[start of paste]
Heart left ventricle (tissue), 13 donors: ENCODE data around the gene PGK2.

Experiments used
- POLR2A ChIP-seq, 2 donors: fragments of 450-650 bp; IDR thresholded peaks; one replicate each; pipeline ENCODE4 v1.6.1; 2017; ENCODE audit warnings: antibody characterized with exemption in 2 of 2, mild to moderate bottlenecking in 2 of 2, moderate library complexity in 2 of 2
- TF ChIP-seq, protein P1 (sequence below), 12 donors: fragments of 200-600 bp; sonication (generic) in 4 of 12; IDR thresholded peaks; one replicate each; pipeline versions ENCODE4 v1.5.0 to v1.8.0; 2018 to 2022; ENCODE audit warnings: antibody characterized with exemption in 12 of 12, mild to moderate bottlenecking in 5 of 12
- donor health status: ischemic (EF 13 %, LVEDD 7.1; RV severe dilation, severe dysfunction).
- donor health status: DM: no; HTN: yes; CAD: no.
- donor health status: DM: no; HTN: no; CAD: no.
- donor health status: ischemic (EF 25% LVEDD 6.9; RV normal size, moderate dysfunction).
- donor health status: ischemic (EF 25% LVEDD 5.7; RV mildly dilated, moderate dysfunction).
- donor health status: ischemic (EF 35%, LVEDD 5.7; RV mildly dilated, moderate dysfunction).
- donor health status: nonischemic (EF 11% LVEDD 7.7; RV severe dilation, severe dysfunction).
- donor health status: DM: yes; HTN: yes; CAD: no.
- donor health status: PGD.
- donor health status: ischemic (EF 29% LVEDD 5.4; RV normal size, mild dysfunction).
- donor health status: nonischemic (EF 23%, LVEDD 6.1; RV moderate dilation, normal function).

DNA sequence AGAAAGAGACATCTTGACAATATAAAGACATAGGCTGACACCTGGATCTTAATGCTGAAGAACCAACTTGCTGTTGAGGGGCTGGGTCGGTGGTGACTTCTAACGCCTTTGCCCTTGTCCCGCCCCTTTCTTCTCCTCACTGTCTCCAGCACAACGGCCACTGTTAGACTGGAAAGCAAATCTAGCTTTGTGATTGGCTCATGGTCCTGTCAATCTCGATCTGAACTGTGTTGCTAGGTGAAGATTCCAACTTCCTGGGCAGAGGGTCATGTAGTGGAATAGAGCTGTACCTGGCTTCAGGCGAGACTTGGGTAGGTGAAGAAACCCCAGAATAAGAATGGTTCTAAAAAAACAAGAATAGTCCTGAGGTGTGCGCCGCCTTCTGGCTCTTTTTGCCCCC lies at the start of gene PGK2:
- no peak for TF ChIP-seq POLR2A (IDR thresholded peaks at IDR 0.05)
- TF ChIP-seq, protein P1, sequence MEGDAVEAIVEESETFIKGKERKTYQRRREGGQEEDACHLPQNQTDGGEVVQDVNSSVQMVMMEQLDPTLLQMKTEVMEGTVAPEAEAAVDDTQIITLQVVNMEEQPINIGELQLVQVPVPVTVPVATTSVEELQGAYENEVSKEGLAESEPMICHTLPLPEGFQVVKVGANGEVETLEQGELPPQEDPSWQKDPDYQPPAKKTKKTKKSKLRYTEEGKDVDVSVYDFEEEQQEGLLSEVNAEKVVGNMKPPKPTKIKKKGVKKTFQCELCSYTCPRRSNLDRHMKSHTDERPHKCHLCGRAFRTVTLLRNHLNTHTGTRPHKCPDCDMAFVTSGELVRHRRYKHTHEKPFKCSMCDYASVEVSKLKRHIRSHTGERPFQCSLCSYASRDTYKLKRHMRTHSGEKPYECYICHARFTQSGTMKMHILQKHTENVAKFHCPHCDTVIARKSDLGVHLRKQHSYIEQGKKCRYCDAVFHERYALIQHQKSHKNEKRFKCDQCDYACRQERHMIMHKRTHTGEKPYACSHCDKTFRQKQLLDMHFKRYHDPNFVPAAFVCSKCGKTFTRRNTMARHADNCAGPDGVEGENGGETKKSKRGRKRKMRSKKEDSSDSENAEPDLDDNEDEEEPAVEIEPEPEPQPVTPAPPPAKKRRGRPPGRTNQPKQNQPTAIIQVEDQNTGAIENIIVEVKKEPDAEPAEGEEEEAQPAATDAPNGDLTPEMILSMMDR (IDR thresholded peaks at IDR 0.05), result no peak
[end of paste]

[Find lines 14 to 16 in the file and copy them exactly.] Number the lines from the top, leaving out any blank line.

- donor health status: ischemic (EF 29% LVEDD 5.4; RV normal size, mild dysfunction).
- donor health status: nonischemic (EF 23%, LVEDD 6.1; RV moderate dilation, normal function).

DNA sequence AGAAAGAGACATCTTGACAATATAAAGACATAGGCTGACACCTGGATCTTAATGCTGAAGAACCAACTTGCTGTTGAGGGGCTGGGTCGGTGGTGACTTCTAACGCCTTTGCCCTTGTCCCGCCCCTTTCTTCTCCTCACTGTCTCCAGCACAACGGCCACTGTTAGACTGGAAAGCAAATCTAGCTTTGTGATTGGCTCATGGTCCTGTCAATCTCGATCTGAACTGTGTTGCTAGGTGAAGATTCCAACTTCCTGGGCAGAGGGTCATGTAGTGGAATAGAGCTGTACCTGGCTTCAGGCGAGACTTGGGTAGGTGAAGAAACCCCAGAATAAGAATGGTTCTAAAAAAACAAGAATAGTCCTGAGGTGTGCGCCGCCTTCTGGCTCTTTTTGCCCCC lies at the start of gene PGK2: